Out of Control Policy Blog

Taxing the telecommuterís gig

Thomas Huckaby is a computer programmer. His employer is located in New York, but he only spends about a quarter of his time there. He mostly works from Tennessee.

For Huckaby and his employer this arrangement seems to work well. Not so for the state of New York, where officials haven't cheered telecommuting as an innovation that reduces congestion, cuts business costs, and gives workers more flexibility.

Nope, officials there just want "their" tax money. Looks like they've won:

    Commuters from out of state who take cars, trains and buses to jobs in New York have long grumbled about having to pay New York State income tax. A ruling handed down on Tuesday by the state's highest court found that the growing ranks of telecommuters from out of state must also pay.

    The Court of Appeals ruled 4 to 3 that a computer programmer for a group of trade unions in Queens who works mostly out of his home in Nashville must pay New York State tax on all his income, not just on part.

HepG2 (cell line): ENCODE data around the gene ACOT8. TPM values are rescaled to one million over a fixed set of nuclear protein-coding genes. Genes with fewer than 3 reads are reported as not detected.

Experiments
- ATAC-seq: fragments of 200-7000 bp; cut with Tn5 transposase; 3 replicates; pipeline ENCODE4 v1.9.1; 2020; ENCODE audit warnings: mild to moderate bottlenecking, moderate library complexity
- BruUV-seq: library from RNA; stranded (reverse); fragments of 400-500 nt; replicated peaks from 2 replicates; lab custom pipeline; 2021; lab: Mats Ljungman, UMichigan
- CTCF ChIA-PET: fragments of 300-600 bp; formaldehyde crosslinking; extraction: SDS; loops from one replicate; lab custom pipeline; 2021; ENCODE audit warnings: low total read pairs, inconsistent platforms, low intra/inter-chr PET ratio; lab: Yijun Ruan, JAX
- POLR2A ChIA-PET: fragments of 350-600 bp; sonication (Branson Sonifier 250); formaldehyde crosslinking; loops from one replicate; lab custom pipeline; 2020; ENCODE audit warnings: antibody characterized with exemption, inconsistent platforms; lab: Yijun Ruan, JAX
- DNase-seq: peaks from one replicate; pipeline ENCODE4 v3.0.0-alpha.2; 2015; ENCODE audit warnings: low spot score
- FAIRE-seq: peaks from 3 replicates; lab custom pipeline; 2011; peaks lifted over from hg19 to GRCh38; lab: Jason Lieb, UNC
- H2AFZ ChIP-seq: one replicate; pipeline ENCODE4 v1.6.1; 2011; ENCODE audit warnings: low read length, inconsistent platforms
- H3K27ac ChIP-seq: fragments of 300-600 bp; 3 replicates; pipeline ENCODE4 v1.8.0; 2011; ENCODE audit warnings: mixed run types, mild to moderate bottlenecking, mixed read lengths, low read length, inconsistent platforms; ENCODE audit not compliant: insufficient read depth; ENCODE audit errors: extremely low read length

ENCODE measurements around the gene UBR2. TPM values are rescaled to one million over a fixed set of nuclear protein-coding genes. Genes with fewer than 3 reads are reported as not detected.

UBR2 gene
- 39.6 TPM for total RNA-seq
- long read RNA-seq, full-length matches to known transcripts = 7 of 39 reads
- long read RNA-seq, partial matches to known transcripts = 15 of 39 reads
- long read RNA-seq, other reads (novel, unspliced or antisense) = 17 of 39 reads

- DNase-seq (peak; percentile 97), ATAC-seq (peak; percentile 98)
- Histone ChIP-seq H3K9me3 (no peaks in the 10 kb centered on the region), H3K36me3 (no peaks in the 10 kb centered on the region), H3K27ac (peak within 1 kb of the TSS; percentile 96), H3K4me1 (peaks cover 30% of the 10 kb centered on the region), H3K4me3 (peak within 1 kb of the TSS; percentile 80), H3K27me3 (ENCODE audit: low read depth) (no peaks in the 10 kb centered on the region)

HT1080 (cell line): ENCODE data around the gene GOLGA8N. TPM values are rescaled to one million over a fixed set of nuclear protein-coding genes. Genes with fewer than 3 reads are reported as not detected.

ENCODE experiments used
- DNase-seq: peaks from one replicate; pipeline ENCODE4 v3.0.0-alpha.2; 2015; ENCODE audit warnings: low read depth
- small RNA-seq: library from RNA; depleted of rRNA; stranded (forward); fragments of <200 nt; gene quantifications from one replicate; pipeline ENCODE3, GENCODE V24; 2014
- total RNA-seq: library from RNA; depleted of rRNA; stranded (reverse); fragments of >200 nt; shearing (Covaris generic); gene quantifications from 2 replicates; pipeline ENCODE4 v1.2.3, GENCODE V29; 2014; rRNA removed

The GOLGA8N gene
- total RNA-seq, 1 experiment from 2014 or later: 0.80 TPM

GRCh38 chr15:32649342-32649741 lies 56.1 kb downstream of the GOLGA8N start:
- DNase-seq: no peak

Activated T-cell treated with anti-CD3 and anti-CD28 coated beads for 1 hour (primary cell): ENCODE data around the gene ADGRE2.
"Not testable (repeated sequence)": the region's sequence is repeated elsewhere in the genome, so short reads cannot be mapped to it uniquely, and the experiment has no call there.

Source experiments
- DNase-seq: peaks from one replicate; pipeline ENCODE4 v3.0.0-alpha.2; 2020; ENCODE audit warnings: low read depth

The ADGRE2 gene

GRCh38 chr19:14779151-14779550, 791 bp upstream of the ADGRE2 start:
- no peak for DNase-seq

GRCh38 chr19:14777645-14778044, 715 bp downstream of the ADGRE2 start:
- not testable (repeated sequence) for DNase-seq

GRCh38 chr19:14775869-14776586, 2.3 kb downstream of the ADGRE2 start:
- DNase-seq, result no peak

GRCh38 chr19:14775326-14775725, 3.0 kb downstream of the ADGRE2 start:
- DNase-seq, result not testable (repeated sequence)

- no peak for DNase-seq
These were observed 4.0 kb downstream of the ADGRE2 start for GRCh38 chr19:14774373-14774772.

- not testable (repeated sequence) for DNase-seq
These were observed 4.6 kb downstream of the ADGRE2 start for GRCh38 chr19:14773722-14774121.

The Court of Appeals ruled 4 to 3 that a computer programmer for a group of trade unions in Queens who works mostly out of his home in Nashville must pay New York State tax on all his income, not just on part.

    The programmer, Thomas L. Huckaby, had argued that since he worked only a quarter of the time in Queens, he should pay New York tax on only a quarter of his income. But the court ruled that because the source of Mr. Huckaby's income was in New York - and because he was in Tennessee as a matter of personal convenience, and not because his employer needed him to work there - he must pay tax on his full income.

    The decision, by Judge Susan Phillips Read, stated that he "is the one who chose to accept employment from a New York employer (with the advantages of a New York salary and fringe benefits) while maintaining his residence in Tennessee, some 900 miles and a two-hour plane trip distant from his New York employer's office."

    In a strongly worded dissent, Judge Robert S. Smith wrote that he was "aware of no case in which it has been held, or even argued, that an in-state source of payment for services done outside the state is a constitutionally valid basis for taxing the recipient of the payment."

    State officials were pleased because the decision upheld their rule governing the taxation of people who live outside the state.

For more on telecommuting, go here.

Ted Balaker is Producer


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